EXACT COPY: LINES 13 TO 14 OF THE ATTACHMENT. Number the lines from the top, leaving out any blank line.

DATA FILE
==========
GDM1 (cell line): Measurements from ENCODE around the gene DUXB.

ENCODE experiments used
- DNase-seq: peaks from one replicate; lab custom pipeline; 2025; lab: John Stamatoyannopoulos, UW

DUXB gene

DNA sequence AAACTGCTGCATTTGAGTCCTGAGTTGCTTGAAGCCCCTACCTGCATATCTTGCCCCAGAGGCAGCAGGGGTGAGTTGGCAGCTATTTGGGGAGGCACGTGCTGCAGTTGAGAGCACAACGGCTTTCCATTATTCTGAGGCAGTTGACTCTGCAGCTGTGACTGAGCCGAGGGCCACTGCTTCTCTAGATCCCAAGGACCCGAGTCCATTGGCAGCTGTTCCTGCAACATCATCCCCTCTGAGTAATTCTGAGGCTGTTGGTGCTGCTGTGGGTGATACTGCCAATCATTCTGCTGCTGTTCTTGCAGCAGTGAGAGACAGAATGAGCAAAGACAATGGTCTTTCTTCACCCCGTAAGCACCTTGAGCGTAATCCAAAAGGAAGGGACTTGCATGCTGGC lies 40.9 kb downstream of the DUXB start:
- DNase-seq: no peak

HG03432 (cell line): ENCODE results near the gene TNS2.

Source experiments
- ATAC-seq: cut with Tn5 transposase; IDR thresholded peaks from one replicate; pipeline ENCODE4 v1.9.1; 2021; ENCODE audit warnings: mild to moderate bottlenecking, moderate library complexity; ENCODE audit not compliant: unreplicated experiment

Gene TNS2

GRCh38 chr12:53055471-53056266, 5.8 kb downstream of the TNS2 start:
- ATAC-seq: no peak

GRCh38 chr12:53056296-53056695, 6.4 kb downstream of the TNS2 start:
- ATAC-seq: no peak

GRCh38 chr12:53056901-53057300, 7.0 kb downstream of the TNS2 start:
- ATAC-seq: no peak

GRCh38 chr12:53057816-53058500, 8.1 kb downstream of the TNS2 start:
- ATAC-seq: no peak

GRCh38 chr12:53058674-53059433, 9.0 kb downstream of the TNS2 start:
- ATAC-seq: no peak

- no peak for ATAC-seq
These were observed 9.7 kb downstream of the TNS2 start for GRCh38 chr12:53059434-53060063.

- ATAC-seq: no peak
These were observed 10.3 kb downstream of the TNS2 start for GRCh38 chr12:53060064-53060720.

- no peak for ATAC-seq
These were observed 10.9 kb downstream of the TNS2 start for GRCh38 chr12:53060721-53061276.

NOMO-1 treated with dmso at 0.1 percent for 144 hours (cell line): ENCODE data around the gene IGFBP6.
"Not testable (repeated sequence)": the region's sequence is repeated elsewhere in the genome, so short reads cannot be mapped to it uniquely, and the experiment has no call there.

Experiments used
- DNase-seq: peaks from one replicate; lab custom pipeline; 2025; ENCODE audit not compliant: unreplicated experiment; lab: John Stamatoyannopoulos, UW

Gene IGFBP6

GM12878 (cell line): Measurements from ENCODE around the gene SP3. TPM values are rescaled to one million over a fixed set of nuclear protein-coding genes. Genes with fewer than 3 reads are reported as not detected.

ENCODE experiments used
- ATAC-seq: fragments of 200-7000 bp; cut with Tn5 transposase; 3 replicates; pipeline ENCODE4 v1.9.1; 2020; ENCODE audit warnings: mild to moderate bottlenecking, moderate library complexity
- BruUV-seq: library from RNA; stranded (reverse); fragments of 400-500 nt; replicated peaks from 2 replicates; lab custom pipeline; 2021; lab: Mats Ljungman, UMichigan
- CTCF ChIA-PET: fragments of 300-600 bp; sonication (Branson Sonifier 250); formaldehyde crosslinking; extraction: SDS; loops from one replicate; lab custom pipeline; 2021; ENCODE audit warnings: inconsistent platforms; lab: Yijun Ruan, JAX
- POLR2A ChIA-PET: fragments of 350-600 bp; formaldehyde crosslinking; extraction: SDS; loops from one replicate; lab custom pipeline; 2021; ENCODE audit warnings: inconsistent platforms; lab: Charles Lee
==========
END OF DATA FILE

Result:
GRCh38 chr12:53056296-53056695, 6.4 kb downstream of the TNS2 start:
- ATAC-seq: no peak